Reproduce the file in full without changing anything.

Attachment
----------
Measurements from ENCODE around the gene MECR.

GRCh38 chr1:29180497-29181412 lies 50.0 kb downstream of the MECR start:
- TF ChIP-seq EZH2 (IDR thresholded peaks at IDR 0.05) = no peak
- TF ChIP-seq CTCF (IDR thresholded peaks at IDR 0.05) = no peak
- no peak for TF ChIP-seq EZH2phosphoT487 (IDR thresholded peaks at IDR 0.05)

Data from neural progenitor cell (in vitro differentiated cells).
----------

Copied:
Measurements from ENCODE around the gene MECR.

GRCh38 chr1:29180497-29181412 lies 50.0 kb downstream of the MECR start:
- TF ChIP-seq EZH2 (IDR thresholded peaks at IDR 0.05) = no peak
- TF ChIP-seq CTCF (IDR thresholded peaks at IDR 0.05) = no peak
- no peak for TF ChIP-seq EZH2phosphoT487 (IDR thresholded peaks at IDR 0.05)

Data from neural progenitor cell (in vitro differentiated cells).